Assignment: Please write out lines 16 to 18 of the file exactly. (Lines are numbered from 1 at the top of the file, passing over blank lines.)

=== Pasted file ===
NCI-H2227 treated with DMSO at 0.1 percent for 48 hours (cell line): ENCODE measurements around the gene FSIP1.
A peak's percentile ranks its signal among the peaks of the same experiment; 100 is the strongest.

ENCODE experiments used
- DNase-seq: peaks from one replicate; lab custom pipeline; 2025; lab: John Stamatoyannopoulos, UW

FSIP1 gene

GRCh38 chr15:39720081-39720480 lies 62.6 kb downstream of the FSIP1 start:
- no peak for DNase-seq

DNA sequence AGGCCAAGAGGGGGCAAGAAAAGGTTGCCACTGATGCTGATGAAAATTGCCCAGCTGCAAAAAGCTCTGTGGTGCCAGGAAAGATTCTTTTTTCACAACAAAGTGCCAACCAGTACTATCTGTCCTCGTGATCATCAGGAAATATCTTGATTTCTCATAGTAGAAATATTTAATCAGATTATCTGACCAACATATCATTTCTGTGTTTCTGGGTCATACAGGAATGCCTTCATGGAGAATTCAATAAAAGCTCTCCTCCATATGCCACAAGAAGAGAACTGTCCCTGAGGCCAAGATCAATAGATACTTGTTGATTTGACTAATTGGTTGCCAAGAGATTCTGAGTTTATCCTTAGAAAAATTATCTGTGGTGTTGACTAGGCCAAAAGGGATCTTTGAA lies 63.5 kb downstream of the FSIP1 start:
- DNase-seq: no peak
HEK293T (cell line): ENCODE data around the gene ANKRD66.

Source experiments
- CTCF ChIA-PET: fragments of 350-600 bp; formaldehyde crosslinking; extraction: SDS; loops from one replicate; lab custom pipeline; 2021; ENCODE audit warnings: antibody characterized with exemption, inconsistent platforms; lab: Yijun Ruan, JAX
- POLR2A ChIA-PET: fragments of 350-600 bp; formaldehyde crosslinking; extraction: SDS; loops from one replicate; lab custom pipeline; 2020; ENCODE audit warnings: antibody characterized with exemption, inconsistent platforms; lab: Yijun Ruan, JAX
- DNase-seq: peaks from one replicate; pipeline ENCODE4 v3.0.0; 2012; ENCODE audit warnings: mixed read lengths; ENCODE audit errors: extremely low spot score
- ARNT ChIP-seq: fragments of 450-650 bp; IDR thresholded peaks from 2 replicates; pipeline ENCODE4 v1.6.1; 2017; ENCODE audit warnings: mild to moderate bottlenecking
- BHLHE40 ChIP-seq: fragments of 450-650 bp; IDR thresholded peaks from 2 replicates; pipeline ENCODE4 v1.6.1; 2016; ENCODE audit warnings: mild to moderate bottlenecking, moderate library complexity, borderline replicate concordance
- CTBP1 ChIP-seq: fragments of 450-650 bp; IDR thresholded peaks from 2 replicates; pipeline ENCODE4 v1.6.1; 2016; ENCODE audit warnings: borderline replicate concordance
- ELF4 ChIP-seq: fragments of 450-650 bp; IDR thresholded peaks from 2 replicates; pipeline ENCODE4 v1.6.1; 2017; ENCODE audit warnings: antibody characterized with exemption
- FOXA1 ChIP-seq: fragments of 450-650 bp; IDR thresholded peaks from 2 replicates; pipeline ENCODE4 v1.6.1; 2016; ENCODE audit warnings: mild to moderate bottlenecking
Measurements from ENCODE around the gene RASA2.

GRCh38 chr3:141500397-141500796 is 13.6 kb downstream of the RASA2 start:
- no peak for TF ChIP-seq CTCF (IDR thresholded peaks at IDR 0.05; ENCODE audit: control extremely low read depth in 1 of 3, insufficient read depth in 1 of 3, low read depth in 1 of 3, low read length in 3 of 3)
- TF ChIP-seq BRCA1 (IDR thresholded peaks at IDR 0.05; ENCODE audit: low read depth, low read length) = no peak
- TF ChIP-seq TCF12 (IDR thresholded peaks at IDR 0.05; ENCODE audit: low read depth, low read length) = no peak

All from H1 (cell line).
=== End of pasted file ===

- BHLHE40 ChIP-seq: fragments of 450-650 bp; IDR thresholded peaks from 2 replicates; pipeline ENCODE4 v1.6.1; 2016; ENCODE audit warnings: mild to moderate bottlenecking, moderate library complexity, borderline replicate concordance
- CTBP1 ChIP-seq: fragments of 450-650 bp; IDR thresholded peaks from 2 replicates; pipeline ENCODE4 v1.6.1; 2016; ENCODE audit warnings: borderline replicate concordance
- ELF4 ChIP-seq: fragments of 450-650 bp; IDR thresholded peaks from 2 replicates; pipeline ENCODE4 v1.6.1; 2017; ENCODE audit warnings: antibody characterized with exemption